Poetic Process: Writing to an Obsession

I'm sorry, I'm sorry. I know it's been a while since I've put up a poem, but I've already mentioned what a funk I've been in. Like other aspects of life, I haven't been inspired on the poetry front. Life has been muse-less for poor little me. Booo hooooo. I'm getting back to it though! Since I have no new or technically interesting work to share with you, I thought I would go ahead and do some collection talk and discuss methodology I have going on with it. In particular, I'm going to discuss writing to an obsession. I highly recommend reading my poems Watercolors and For You for this post because they're relevant afffff.

So. What exactly does it mean to be writing to an obsession? The word to focus on here is to. If you write a series of poems that happen to have the same image in them and that's the only way you can connect the poems, they aren't being written to that image or that obsession. That may be an image you as a poet like in your work, but you aren't writing to anything. Like, I write a lot of poems that mention flowers because I vibe with flowers, but the flowers don't always mean the same thing; therefore, those poems that mention flowers aren't obsession poems. They're just a lot of poems that have flowers. #FlowerSquad

One section of my poetry collection is made up of obsession poetry being written to You. You can see what I mean in Watercolors and For You. You is a toxic connection that has impacted me significantly in my life. In my poems, the mention of You is very specific. You is a person - one person. When my You Series poems stand individually, it's easy to take them at face value, but when they are bundled together in the series, they become these obsession poems that all work together. They create a larger message than what they say on their own.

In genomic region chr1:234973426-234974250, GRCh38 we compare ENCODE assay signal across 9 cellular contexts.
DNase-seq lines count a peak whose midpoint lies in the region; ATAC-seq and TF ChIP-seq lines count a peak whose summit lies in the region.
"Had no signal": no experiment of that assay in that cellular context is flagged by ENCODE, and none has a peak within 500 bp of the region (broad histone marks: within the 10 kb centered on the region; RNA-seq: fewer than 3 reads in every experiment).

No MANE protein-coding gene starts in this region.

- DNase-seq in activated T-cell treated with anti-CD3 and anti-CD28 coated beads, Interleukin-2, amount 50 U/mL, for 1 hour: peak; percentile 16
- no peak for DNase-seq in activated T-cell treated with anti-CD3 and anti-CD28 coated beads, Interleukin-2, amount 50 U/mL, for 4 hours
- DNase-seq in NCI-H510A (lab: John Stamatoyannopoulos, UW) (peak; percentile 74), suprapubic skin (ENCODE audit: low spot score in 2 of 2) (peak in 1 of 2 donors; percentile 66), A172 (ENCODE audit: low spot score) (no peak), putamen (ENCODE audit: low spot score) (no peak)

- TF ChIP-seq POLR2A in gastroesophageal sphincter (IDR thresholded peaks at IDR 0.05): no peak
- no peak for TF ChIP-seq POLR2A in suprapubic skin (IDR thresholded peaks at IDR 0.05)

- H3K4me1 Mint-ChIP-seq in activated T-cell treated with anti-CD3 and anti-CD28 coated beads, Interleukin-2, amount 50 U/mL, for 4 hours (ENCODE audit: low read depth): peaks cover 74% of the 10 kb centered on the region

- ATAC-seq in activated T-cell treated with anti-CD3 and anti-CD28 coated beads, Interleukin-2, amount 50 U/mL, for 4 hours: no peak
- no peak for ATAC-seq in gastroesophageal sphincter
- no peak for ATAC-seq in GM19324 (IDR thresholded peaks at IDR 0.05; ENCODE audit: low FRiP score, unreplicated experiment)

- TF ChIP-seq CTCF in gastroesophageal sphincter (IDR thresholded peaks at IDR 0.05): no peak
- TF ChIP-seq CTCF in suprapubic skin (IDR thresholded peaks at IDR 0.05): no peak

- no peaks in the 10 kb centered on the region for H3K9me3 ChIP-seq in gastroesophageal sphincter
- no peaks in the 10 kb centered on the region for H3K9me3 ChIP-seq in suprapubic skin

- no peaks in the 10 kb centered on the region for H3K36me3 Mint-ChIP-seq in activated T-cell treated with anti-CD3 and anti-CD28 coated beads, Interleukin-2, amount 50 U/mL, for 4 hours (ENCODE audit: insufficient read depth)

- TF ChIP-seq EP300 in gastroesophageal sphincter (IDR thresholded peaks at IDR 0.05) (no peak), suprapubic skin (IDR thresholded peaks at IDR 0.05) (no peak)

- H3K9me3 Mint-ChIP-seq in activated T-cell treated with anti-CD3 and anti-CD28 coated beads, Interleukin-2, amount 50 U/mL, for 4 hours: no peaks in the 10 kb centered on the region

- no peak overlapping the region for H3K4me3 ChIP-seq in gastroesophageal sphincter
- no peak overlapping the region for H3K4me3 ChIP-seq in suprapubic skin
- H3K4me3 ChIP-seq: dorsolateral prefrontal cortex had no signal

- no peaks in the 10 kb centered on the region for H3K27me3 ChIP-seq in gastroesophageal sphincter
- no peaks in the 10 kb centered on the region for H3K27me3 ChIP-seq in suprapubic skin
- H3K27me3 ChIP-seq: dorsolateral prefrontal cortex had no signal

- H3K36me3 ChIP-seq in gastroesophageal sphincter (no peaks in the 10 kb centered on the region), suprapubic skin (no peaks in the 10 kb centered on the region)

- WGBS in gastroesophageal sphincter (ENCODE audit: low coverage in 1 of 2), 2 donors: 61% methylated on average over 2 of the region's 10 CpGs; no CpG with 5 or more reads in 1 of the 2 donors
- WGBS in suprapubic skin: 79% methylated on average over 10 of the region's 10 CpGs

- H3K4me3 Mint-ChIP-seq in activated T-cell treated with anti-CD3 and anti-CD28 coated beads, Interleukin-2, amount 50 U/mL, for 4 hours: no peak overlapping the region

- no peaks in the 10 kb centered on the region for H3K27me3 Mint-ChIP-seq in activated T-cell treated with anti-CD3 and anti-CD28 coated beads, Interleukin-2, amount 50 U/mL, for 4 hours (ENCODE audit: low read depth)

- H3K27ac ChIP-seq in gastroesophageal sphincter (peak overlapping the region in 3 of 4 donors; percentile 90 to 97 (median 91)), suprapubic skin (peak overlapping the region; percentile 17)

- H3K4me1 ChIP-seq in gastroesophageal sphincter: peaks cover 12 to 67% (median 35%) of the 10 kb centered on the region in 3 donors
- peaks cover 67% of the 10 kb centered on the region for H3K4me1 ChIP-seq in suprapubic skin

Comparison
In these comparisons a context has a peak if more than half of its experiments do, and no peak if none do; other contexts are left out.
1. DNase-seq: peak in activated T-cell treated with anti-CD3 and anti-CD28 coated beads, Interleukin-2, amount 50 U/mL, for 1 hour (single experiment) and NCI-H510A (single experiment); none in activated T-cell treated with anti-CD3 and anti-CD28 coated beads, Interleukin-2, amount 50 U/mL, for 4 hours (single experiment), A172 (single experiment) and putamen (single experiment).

The interesting part of the poetry has little to do with the obsession itself. It all comes from exploring the self in relation to the obsession. My You Series isn't about the faceless person who is You but about myself in the context of You. It's a reflection on my behavior, emotions, thoughts, events, and perspectives that link back to You. It's the specificity that joins the poems together to be obsession poetry.

Now, this is totally not the only way to approach obsessions and obsession poetry. There can be so many more elements to it, and it can be much smaller scale. What I've described here is my approach to the obsession poetry I'm working on. I know any number of poets could give a different version, but I hope this was an interesting peek into what's going on in my collection!

What type of images do you like in writing?
Tell me in the comments! 💛


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